I pause on a 1920 drawing of the movement of pain that is grouped with Dürer’s The Man of Sorrows, a hand holding a scorpion, a design for a fortress, and a brilliantly colored painting, on a black background, of scintillating scotomata (migraine auras). Then I flip to pages showing elaborate memory theatres and mnemonic devices, one a gorgeous grid of squares, colors, and symbols that allows memories to be fastened into place and cross-referenced.

I have little need for mnemonics at the moment, though. These images blaze a place for themselves in my brain—and they come with a bonus, a reminder of how many bits of culture connect to each one of them. Affinities even numbers the images in a code that lets you break the linear progression and follow alternative trails.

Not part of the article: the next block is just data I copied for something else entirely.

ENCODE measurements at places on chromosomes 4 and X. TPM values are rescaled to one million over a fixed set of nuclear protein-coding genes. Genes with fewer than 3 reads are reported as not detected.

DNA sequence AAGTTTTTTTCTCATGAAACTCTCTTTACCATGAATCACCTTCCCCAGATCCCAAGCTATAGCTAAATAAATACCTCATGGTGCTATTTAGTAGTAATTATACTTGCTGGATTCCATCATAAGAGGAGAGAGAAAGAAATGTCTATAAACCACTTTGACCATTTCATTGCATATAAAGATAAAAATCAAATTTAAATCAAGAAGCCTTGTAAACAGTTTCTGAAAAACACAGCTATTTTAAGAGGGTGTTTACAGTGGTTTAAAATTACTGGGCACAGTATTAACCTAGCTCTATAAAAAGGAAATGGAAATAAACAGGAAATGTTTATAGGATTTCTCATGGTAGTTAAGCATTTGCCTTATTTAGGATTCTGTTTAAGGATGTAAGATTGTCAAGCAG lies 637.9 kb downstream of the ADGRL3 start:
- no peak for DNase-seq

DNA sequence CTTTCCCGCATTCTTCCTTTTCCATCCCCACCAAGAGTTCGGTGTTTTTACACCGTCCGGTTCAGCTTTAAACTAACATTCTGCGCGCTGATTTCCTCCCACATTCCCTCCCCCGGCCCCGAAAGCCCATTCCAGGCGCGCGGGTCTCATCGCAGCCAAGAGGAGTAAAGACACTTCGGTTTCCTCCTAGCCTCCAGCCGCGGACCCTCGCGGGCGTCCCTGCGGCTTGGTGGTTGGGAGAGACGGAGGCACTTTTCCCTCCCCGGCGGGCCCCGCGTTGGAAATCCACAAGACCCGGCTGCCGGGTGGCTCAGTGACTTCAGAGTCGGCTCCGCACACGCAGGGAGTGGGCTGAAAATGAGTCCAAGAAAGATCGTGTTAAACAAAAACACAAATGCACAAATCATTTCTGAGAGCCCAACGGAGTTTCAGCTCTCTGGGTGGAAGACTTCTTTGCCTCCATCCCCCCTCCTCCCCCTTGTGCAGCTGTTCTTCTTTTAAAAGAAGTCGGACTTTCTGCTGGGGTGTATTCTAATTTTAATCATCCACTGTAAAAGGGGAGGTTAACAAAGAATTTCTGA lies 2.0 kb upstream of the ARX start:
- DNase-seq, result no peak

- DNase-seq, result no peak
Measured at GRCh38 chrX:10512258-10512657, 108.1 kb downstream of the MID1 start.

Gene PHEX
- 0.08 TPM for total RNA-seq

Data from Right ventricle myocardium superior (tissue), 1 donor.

What was a French Franciscan monk doing illustrating the Kabbalah in 1536? Who knew there were relief globes made for blind children? Or that a children’s book was written about the travels of a bullet, and a “cat piano” was devised by some sadist who envisioned pinning down the cats’ tails and using their yowls of pain as melody? We see the Bank of England in ruins and the Louvre in ruins; we see Goya’s warning that “The Sleep of Reason Produces Monsters.”

This is not the flattening I feared. This is a way to learn from the past as it intermingles with the present. And images this gorgeous and charged will not stay context-free for long. They make you burn to understand them.


Read more by Jeannette Cooperman here.